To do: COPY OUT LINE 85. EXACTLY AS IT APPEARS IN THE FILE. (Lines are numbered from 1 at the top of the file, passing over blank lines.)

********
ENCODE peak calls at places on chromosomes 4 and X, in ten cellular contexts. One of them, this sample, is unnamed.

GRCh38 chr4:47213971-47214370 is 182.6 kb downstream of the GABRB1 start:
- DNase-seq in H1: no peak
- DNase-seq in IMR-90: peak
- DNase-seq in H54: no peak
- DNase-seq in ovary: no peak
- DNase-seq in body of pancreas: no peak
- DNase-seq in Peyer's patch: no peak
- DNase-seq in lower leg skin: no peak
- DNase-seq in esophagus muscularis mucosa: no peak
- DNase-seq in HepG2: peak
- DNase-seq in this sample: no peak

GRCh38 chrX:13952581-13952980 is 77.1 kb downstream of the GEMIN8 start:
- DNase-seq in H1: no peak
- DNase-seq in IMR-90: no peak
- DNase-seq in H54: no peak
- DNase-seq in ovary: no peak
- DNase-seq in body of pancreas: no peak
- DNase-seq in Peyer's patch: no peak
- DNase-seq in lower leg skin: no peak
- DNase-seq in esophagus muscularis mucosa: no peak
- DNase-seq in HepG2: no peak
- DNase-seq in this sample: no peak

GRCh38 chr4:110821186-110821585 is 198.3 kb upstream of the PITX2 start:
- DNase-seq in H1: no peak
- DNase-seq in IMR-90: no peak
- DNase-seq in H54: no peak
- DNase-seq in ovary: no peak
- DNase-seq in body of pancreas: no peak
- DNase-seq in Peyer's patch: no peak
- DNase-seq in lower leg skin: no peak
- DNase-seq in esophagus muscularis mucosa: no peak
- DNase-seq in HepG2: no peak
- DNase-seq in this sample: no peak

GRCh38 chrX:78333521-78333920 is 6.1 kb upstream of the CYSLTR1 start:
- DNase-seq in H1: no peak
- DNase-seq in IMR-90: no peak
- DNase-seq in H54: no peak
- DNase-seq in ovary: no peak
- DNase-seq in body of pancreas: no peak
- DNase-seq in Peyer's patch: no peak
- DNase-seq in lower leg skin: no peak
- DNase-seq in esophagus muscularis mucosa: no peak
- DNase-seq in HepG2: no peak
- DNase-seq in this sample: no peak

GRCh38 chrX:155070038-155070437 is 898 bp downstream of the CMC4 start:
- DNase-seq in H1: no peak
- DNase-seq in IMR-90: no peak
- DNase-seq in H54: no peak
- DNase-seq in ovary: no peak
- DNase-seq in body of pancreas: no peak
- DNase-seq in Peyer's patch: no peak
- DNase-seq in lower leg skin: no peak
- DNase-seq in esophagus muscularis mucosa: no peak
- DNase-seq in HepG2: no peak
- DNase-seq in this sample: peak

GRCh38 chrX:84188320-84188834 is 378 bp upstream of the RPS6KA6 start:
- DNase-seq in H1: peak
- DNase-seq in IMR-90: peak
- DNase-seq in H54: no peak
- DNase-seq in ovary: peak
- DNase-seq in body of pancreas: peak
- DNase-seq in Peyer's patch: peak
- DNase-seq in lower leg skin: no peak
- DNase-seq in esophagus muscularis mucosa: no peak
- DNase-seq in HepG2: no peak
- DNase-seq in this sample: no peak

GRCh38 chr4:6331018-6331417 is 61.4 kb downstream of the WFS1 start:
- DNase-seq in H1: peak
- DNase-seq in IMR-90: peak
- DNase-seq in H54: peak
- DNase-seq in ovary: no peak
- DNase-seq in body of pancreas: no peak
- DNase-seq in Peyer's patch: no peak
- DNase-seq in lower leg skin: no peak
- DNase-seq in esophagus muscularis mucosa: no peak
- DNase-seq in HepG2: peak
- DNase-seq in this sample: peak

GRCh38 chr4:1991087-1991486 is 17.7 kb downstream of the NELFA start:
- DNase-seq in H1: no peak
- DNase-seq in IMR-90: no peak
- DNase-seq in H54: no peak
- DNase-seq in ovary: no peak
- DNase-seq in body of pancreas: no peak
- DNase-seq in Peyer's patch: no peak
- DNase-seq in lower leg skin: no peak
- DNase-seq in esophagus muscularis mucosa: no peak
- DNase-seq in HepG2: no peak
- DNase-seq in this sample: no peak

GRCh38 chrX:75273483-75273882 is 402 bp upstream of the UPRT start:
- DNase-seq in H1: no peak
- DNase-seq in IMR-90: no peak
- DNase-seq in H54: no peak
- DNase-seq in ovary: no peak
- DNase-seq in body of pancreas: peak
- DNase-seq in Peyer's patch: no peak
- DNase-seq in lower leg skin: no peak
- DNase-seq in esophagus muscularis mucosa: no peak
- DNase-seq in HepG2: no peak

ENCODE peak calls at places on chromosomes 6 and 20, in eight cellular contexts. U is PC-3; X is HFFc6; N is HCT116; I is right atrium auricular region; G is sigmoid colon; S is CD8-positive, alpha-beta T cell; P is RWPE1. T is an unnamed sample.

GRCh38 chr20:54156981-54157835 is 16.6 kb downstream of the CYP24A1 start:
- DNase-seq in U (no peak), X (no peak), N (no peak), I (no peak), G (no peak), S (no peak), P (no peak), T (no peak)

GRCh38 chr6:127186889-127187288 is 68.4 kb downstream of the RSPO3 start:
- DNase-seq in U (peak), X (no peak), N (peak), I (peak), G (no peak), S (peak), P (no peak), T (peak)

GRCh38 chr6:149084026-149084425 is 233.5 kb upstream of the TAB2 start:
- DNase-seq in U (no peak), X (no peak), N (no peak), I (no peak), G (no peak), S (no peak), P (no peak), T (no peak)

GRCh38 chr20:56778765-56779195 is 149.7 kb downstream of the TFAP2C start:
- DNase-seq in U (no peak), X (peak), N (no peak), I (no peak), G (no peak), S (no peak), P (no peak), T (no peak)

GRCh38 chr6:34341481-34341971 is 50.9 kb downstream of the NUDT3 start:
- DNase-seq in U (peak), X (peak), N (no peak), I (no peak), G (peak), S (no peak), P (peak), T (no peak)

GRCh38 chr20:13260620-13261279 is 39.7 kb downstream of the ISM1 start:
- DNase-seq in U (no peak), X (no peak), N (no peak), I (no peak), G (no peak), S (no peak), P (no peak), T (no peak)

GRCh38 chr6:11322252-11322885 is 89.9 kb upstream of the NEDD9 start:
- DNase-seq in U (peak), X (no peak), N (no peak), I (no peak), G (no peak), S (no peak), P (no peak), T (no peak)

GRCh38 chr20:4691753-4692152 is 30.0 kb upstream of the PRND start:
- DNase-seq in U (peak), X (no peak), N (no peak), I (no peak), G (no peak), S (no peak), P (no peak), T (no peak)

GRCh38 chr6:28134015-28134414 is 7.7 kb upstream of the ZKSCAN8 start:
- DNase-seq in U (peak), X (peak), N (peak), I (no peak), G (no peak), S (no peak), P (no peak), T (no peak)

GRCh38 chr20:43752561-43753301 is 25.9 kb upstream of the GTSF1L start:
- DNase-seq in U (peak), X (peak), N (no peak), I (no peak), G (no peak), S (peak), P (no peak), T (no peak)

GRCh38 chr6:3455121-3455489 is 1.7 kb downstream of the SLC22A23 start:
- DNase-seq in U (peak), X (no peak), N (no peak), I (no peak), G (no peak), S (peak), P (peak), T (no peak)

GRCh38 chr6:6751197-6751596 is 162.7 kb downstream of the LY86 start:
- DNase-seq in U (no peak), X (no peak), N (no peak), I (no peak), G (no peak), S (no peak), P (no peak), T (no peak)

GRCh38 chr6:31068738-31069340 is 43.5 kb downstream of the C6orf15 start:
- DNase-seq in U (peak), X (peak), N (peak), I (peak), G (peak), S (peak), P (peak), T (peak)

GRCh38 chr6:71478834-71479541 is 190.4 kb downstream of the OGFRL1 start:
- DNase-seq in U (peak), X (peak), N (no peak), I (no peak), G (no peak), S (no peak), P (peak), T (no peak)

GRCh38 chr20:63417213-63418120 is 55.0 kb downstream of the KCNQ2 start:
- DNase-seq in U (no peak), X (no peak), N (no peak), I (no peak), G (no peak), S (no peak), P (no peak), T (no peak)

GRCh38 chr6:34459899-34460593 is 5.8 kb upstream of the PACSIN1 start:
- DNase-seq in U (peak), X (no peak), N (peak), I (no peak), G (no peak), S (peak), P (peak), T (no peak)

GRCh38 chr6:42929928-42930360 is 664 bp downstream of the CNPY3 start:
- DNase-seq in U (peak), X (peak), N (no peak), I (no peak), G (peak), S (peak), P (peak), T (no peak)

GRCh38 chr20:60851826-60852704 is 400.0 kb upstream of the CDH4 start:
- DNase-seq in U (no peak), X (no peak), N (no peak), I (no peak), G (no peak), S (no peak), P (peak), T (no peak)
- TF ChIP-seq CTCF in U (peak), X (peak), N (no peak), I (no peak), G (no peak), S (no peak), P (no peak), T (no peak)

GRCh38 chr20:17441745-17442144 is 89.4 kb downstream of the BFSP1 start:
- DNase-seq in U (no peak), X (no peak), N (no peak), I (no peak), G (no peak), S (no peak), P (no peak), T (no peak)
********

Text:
- DNase-seq in Peyer's patch: no peak